IT WAS fast, it was furious and if only someone had been able to calm the furies raging around Highfield Road in the Coventry and Arsenal colours, it might not have been goalless. Coventry, at least, could always blame David Seaman for if there was a hero it was the man in the Arsenal goal.
Thrice Seaman thwarted Peter Ndlovu when the odds were in the attacker's favour, and then, in a boiling last 10 minutes, the striker was denied again - this time by a blatant push in the back from Tony Adams as Dion Dublin's hooped cross floated tantalisingly before him. No penalty, said the referee, and Arsenal might call it quits as they had a similar appeal turned down in the 10th minute when Paul Williams clattered into Ray Parlour.
Williams's reckless defending brought him a yellow card just before half- time for a foul on Lee Dixon which cost the visitors his services for the rest of the game. John Jensen replaced Dixon, with Martin Keown moving from midfield to full-back.
Whatever fresh blueprint the manager Bruce Rioch is to impose on Arsenal, it was their traditional qualities of depth and dourness in defence that saved the point - and the splendid Seaman who ended the game with his head bandaged after a gash inflicted during some late heroics to thwart Dublin.
The visitors' big-money men were buffeted aside for most of the action, though Dennis Bergkamp showed moments of delightful skill, notably a first- half manoeuvre in which he baffled his marker and lofted a perfect ball on to Ian Wright's forehead beyond two Coventry defenders.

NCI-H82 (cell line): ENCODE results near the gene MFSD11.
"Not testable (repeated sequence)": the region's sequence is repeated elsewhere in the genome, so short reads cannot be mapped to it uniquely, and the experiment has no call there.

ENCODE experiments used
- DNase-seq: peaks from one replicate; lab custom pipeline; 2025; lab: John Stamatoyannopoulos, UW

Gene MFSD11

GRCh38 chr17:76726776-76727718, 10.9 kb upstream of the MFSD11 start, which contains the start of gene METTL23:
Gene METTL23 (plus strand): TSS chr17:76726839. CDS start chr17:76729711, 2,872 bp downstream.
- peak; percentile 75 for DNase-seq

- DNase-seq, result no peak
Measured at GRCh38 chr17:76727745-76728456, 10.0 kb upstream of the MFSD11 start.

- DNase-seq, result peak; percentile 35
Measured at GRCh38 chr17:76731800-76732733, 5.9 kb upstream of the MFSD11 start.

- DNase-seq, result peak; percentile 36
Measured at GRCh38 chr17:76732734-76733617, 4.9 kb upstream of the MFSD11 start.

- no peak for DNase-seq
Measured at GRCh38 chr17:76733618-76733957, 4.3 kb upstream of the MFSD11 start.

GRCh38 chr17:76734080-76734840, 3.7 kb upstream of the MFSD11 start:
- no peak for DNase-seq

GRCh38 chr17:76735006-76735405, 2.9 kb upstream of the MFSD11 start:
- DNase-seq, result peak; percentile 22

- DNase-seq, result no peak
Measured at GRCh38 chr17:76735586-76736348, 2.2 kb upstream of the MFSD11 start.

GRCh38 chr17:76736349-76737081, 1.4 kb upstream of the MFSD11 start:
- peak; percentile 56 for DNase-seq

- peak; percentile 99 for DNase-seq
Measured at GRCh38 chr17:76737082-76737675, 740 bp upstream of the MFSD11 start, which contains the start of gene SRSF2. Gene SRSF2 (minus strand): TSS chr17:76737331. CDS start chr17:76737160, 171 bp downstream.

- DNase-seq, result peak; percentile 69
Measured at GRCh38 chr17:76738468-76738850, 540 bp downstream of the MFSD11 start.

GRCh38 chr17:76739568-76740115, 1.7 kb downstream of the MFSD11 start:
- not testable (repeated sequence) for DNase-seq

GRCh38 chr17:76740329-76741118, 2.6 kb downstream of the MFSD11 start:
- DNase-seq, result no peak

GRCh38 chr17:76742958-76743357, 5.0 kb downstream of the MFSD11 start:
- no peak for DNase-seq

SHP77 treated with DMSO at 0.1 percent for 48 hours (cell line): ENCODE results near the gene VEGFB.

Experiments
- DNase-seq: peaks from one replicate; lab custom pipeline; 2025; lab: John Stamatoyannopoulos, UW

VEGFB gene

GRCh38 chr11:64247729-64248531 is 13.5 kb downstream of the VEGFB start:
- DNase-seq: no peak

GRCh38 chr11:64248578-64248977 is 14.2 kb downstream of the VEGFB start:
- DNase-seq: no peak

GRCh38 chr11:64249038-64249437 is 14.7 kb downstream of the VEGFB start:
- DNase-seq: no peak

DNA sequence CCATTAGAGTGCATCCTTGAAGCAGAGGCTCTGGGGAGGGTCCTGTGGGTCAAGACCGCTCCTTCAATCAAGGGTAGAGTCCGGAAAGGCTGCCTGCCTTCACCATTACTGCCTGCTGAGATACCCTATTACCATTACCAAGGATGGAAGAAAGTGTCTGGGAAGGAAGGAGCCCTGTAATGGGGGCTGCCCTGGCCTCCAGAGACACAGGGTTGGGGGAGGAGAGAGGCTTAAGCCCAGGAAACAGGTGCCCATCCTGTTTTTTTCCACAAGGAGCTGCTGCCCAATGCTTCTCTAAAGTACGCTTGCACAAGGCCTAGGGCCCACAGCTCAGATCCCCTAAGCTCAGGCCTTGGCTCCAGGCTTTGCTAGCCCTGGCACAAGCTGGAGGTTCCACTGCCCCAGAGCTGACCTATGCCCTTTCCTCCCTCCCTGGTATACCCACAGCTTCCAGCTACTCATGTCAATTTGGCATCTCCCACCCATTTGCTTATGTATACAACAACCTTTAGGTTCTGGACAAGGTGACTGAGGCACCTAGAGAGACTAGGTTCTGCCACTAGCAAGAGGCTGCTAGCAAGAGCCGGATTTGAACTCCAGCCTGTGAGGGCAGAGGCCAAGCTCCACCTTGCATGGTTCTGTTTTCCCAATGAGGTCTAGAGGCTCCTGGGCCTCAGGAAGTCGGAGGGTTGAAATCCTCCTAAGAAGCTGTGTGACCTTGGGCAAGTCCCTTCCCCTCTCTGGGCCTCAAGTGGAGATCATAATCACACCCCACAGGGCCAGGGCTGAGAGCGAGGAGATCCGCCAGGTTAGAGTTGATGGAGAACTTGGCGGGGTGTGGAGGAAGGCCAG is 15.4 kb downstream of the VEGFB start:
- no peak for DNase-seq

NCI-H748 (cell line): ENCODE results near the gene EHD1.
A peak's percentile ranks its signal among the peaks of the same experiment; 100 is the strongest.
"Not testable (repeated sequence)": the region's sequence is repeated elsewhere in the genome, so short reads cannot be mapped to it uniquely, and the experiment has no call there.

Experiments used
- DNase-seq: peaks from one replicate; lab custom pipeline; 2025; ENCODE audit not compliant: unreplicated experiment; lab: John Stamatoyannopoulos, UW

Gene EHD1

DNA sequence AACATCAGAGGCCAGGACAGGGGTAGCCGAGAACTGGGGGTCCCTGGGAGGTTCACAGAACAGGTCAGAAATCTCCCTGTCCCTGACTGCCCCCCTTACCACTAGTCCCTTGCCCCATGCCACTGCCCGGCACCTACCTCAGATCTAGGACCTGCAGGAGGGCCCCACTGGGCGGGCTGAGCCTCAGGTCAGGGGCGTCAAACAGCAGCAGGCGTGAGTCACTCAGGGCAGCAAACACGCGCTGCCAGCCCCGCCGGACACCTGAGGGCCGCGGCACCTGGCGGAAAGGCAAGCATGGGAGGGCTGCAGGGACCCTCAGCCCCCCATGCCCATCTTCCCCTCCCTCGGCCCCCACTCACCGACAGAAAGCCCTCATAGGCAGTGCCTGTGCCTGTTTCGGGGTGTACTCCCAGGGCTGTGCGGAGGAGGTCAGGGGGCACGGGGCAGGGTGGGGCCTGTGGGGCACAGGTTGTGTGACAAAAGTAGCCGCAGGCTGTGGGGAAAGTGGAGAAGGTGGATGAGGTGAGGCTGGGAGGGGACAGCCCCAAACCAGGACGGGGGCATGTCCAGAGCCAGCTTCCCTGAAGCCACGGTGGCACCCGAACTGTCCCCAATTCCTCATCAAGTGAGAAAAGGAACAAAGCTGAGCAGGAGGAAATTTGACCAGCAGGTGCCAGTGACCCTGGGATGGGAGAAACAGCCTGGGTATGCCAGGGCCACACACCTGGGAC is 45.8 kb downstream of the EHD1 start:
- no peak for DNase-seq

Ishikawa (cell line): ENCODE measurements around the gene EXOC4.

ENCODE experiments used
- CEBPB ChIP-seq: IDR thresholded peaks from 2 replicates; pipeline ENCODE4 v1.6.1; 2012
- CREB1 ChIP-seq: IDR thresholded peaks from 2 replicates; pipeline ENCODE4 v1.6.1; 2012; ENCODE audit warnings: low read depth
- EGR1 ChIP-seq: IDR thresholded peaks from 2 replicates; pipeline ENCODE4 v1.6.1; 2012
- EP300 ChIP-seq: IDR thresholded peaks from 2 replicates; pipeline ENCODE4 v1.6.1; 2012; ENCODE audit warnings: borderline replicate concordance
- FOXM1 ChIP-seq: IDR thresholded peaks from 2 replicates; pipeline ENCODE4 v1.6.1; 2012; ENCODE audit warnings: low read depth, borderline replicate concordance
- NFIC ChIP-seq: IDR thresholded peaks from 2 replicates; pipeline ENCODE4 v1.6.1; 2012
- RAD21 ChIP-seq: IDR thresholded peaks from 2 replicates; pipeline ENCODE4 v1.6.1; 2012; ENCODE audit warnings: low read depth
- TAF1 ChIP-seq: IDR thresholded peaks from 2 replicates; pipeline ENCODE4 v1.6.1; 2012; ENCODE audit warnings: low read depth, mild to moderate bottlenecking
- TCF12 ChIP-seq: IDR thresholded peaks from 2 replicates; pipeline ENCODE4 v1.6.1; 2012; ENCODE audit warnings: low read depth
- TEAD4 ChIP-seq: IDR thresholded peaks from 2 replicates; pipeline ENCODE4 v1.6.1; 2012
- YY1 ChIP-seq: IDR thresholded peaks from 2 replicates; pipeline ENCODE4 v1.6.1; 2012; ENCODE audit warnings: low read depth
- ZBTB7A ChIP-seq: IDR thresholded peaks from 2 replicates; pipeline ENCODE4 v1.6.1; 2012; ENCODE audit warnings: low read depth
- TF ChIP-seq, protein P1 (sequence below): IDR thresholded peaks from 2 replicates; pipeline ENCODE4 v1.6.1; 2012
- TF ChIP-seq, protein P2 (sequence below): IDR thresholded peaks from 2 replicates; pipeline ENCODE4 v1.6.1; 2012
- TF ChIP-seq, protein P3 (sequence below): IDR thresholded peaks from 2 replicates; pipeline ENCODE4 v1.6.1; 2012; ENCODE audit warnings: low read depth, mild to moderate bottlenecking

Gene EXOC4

Whatever David Platt adds to Arsenal's resources, their lack of a perceptive passer is still distressingly obvious. Paul Merson, who often assumed the role in the past, here flitted wide on the left and then the right to make way for Glenn Helder, who replaced Parlour in the second half.
A rejuvenated John Salako plagued the Arsenal defence with crosses, but fortunately for Arsenal the likes of Adams and Steve Bould thrive on defending such balls. The winger's lack of accuracy with his final ball didn't help Coventry's cause either. There were, however, still enough signs of a new dawn breaking at Highfield Road - one which will have cost a lot less than that now awaited at Highbury.